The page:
Washington Redskins (1 Events)
The team originated as the Boston Braves, based in Boston, Massachusetts in 1932. At the time the team played in Braves Field, the home field of the Boston Braves baseball team. The following year the club moved to Fenway Park, home of the Boston Red Sox, whereupon owners changed the team's name to the Boston Redskins. The Redskins relocated to Washington, D.C. in 1937. In their early years in Washington, the Redskins shared Griffith Stadium with the Washington Senators baseball team. The Redskins played and won their first game in Washington D.C. on September 16, 1937, a victory against the Giants, 13–3. Their success would continue, and they would go all the way to the NFL Championship where they would end up beating the Chicago Bears 28-21, and win their first championship.
They would visit the championship two more times in the next ten years, once in 1942, where they would face the Chicago Bears again, and they would end up winning 14-6. The second time would face the Cleveland Rams but fall to them 15-14, the Rams winning on a early safety in the game.
The team's early success endeared it to the fans of Washington, D.C. However, after 1945, the team would start a slow decline and beginning their playoff drought. The team did a complete makeover, hiring and firing coaches the likes of former Packers coach Earl "Curly" Lambeau, Joe Kuharich. While moving tons of players around, changing the face of the team almost every season.
In 1969, the Redskins hired Vince Lombardi, who gained fame coaching with the Green Bay Packers to be their new head coach. Lombardi led the team to a 7–5–2 record, their best since 1955, but died of cancer on the eve of the 1970 season. Assistant coach Bill Austin was chosen to replace Lombardi during 1970 and produced a record of 6–8.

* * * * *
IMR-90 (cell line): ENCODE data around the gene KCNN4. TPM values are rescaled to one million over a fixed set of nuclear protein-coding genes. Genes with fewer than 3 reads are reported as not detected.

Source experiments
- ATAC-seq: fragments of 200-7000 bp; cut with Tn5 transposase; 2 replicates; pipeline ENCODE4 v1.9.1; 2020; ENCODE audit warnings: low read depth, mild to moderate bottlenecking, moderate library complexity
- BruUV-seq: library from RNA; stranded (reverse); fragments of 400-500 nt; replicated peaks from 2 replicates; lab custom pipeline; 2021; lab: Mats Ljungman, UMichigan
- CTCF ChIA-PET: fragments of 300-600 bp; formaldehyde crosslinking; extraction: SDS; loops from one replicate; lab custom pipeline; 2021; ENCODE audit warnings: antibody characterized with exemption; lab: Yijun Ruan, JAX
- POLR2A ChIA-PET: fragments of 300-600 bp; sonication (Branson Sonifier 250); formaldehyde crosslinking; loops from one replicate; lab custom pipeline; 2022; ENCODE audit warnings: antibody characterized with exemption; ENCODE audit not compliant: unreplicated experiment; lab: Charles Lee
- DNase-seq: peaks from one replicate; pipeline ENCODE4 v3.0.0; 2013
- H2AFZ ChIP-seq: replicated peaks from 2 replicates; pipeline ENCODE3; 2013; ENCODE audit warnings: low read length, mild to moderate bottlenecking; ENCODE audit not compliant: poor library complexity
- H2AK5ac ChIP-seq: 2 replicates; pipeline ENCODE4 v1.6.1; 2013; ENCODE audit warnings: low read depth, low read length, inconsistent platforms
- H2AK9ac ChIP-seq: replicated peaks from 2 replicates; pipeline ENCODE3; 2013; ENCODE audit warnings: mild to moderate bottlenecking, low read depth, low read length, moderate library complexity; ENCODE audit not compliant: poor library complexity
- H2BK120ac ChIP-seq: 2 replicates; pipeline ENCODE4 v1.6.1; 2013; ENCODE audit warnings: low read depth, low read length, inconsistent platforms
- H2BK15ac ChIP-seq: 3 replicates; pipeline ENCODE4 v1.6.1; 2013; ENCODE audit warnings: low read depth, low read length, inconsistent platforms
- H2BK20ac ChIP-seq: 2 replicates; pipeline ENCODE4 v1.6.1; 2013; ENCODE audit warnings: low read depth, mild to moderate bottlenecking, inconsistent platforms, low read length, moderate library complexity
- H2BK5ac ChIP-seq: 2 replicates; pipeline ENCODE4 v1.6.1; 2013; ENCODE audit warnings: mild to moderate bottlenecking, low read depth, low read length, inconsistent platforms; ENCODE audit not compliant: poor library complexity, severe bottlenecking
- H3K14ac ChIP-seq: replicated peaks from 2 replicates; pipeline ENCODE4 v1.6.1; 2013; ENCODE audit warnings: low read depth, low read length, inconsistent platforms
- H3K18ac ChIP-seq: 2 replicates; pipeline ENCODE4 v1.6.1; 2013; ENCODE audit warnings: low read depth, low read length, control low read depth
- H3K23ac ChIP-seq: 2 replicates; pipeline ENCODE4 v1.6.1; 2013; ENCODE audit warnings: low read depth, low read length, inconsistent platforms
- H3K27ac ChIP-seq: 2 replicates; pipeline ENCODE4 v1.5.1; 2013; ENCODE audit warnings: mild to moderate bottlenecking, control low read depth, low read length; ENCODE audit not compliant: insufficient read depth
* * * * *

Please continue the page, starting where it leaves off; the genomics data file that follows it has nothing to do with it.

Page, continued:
After the death of Lombardi and Austin's unsuccessful 1970 season, the Redskins signed former Los Angeles Rams head coach George Allen as head coach on January 6, 1971. Partial to seasoned veterans instead of highly-touted young players, Allen's teams became known as the Over-the-Hill Gang. That season, the Redskins would make the playoffs for the first time since 1945 with a 9–4–1 record.
he Redskins again made the playoffs in 1973, 1974 and 1976, only to lose all three times in the first round. After his Redskins failed to make the playoffs in 1977 despite posting a 9–5 record, Allen was fired and was replaced by new head coach Jack Pardee, a star linebacker under Allen in Los Angeles and Washington. Paradee did not see success, and was fired two years later since he missed the playoffs both times.
On January 13, 1981, owner Jack Kent Cooke signed the offensive coordinator of the San Diego Chargers, Joe Gibbs, as their head coach. After having a mediocre first season, going 8-8 the NFL would go on strike on September 21, 1982, the NFL faced a 57-day long players' strike, which reduced the 1982 season from a 16-game schedule to a nine-game schedule. Because of the shortened season, the NFL adopted a special 16-team playoff tournament, in which eight teams from each conference were seeded 1–8 based on their regular season records. After the strike was settled, the Redskins dominated, winning six out of the seven remaining games to make the playoffs for the first time since 1976.
The following season the Redskins would win their first Super Bowl and their first NFL Championship in 40 years. They would go on to win two more Super Bowls before 1993, where the team would take a downturn and would not end until Heisman trophy winner Robert Griffin III (RG3) would be drafted and lead the team to a playoff spot in 2012.